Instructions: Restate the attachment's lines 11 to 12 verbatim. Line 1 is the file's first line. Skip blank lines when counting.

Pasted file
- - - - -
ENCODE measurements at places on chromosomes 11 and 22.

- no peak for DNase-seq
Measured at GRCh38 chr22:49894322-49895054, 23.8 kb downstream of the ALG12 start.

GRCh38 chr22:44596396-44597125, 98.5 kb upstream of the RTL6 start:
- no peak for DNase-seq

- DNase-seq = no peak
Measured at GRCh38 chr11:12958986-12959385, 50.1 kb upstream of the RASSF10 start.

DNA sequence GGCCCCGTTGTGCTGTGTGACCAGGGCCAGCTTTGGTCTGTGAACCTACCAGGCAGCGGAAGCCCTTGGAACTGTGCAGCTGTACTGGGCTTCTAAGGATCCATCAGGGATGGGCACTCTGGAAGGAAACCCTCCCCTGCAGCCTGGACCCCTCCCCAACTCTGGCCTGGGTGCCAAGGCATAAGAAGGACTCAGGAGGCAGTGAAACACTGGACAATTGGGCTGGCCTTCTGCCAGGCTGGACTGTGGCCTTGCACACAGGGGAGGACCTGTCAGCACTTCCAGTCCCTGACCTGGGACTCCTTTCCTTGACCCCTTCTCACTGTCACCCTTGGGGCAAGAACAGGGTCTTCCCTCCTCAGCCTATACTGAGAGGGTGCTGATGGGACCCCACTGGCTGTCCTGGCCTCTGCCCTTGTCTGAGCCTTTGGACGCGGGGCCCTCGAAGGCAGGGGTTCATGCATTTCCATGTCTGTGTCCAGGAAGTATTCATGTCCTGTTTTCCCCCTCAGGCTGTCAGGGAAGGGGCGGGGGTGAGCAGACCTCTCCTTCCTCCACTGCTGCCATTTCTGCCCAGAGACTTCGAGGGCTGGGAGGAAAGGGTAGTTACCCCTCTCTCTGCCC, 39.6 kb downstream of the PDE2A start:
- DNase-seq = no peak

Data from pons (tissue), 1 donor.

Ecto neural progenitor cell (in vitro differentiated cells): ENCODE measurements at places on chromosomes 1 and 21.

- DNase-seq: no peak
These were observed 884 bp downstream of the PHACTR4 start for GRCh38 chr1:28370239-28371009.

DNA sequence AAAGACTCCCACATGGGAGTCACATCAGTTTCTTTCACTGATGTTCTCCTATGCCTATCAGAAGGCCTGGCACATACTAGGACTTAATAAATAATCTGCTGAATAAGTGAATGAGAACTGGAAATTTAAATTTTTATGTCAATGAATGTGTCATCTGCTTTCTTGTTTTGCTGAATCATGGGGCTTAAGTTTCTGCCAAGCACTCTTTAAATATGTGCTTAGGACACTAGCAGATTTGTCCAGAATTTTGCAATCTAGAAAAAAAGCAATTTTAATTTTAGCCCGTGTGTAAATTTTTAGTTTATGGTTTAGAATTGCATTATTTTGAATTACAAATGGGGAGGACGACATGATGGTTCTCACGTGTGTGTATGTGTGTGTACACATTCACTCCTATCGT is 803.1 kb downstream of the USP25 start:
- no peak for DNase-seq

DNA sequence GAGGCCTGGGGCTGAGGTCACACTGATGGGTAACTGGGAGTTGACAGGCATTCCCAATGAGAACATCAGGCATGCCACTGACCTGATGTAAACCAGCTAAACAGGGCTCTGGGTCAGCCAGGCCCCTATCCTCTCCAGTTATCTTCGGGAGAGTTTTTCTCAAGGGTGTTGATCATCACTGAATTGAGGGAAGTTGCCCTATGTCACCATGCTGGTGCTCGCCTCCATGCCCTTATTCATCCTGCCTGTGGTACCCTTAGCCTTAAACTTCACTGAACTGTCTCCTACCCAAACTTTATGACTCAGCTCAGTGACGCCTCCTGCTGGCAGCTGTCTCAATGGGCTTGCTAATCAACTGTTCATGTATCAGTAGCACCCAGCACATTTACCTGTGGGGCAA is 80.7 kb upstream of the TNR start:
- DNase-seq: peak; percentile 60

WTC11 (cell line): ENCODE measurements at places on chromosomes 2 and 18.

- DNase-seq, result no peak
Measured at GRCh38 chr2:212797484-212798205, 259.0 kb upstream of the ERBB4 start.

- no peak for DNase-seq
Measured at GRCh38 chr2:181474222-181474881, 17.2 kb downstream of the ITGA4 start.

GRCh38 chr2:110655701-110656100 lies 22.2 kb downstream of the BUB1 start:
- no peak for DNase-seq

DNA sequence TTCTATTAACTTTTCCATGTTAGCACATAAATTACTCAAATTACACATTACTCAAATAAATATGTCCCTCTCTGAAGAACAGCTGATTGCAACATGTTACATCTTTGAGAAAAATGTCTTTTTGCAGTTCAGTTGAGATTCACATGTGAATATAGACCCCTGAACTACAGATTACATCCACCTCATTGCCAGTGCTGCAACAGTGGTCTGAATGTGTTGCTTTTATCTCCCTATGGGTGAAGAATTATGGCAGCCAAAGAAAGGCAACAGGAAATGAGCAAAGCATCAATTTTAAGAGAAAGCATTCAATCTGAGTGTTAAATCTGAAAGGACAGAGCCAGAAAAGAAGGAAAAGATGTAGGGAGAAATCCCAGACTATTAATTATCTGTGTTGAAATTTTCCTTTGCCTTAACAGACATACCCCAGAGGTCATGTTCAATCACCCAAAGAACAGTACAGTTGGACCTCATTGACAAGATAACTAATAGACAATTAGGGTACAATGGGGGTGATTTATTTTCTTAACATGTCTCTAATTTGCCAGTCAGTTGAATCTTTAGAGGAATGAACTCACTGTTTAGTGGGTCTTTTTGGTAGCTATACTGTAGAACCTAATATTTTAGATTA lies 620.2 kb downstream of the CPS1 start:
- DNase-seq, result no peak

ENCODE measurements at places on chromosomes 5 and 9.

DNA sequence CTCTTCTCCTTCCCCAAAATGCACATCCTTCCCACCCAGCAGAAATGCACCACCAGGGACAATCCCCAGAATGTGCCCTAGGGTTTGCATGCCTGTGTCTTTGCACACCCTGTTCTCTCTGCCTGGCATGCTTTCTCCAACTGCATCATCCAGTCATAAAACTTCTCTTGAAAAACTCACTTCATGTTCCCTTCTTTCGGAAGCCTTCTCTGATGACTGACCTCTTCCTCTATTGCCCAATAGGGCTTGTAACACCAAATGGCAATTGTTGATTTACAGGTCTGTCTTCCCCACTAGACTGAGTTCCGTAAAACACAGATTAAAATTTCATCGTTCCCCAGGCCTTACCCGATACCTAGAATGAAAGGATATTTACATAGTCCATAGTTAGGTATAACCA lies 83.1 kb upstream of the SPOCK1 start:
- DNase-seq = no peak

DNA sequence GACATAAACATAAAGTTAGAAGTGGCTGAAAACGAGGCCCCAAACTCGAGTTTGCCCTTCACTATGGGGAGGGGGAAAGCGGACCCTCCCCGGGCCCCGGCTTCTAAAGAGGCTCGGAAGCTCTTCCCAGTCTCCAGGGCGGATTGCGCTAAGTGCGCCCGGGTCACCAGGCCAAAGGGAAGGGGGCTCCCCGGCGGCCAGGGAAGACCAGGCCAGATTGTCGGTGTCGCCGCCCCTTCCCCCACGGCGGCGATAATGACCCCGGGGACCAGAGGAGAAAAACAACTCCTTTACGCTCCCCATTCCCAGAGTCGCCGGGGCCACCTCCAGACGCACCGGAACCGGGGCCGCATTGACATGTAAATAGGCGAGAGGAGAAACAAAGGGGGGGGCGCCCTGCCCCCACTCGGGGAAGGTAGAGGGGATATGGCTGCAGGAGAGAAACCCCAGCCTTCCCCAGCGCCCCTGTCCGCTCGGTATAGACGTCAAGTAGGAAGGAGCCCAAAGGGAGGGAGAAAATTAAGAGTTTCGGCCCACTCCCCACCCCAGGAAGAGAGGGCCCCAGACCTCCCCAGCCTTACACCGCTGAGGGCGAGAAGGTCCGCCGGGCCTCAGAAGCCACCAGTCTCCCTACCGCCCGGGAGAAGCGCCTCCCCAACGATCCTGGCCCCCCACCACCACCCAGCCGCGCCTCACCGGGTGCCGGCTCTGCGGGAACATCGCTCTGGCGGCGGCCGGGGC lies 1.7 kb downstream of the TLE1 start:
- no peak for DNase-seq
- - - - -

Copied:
Ecto neural progenitor cell (in vitro differentiated cells): ENCODE measurements at places on chromosomes 1 and 21.

- DNase-seq: no peak